Inertial Sensor Includes Photonic Integrated Chip Technology

Date
07/01/2020

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New patented technology is designed to enhance inertial sensor performance and reliability for the growing autonomous market

KVH Industries, Inc., announced that the P-1775 inertial measurement unit (IMU) featuring KVH’s new PIC Inside photonic integrated chip (PIC) technology is now available and the first units have started shipping. KVH has been developing and testing the technology for more than three years and is now incorporating it into existing product lines. One of the first customers has integrated the P-1775 IMU with PIC Inside into their next-generation rocket launch vehicle.

KVH’s PIC Inside technology features an integrated planar optical chip that replaces individual fiber optic components to simplify production while maintaining or improving accuracy and performance. The PIC Inside product is designed to deliver 20 times higher accuracy than less expensive MEMS inertial measurement units, uses modular designs for ease of integration, and has outstanding repeatability unit-to-unit.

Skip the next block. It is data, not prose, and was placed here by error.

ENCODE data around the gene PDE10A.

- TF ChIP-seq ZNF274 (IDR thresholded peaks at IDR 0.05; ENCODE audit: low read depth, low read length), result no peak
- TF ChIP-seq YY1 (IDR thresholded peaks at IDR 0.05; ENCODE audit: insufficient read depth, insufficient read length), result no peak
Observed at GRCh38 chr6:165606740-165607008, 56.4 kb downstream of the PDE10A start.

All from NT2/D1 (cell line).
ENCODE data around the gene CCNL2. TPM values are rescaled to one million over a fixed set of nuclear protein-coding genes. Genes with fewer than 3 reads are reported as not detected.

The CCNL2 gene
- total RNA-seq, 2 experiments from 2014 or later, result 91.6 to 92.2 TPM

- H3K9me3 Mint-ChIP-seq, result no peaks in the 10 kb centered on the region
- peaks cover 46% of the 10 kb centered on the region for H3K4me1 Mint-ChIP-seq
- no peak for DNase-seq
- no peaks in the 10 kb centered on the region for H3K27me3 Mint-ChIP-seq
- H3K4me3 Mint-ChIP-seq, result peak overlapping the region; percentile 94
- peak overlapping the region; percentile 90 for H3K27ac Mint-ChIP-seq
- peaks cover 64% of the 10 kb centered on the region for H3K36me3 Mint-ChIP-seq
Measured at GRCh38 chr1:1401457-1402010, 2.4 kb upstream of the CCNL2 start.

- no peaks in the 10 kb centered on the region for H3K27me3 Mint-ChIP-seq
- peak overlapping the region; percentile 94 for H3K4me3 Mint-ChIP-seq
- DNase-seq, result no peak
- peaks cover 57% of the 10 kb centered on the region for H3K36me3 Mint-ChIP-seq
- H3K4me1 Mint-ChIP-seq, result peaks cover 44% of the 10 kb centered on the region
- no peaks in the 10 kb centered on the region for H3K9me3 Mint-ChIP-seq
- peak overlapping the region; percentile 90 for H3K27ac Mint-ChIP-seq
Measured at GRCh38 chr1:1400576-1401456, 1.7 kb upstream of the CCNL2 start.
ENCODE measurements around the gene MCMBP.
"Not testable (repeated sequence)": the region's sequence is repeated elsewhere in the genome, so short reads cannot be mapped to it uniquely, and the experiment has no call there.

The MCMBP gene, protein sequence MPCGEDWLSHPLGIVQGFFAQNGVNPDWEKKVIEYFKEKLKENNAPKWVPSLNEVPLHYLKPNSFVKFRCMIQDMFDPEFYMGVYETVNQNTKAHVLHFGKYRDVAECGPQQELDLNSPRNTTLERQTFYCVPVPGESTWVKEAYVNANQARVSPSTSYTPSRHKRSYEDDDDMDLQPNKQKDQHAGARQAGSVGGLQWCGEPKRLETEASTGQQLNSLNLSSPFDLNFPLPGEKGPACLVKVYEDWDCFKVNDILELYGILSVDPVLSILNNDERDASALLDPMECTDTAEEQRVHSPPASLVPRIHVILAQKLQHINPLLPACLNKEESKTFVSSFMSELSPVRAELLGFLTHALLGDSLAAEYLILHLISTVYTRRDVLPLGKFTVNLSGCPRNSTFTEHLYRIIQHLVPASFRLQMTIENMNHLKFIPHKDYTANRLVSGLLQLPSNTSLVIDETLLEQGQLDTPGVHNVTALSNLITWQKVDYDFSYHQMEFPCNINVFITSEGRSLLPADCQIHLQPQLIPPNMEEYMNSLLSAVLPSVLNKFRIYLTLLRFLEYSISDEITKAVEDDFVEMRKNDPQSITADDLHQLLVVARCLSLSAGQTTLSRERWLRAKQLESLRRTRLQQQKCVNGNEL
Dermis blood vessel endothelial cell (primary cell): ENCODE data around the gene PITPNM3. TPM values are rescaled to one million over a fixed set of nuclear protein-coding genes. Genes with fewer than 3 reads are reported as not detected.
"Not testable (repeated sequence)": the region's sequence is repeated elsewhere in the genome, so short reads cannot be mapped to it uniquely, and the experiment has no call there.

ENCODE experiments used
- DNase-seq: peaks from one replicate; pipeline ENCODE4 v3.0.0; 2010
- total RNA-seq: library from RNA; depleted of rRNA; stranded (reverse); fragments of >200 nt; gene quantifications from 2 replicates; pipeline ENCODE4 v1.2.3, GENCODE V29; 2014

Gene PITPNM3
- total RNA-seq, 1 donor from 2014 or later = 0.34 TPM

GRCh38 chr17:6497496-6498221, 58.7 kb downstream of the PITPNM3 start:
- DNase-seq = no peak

“I applaud the tremendous effort by our incredible engineers in developing this groundbreaking technology and I am thrilled that we have begun to incorporate PIC Inside technology into our existing products, a process that we expect to continue throughout the year,” says Martin Kits van Heyningen, KVH CEO.

The PIC technology will be added to KVH’s inertial sensor product line for use across a broad range of applications from navigation to stabilization and pointing. KVH’s fiber optic gyros (FOGs) and FOG-based products are particularly well-suited for the large and growing autonomous market. This market includes applications on land, sea, and air, such as drones, people movers, trucks, and mining and construction equipment.

Autonomous applications rely on high quality inertial sensors to deliver an extremely accurate navigation solution, delivering the performance required in critical metrics such as angle random walk (ARW) and bias instability. Next-generation driverless cars, which require centimeter-level precision for safety, are the ideal application for KVH’s inertial products. Employing the PIC design allows for a lower cost and scalable solution due to the elimination of various fiber components and a reduction of labor.

Last year, KVH announced that it had delivered its first product prototypes containing PIC technology to leading automotive customers and presented the science behind the technology to an audience of engineers at a leading inertial sensor conference, describing the extensive development, testing, and benefits of the new technology.

For more information, visit KVH.

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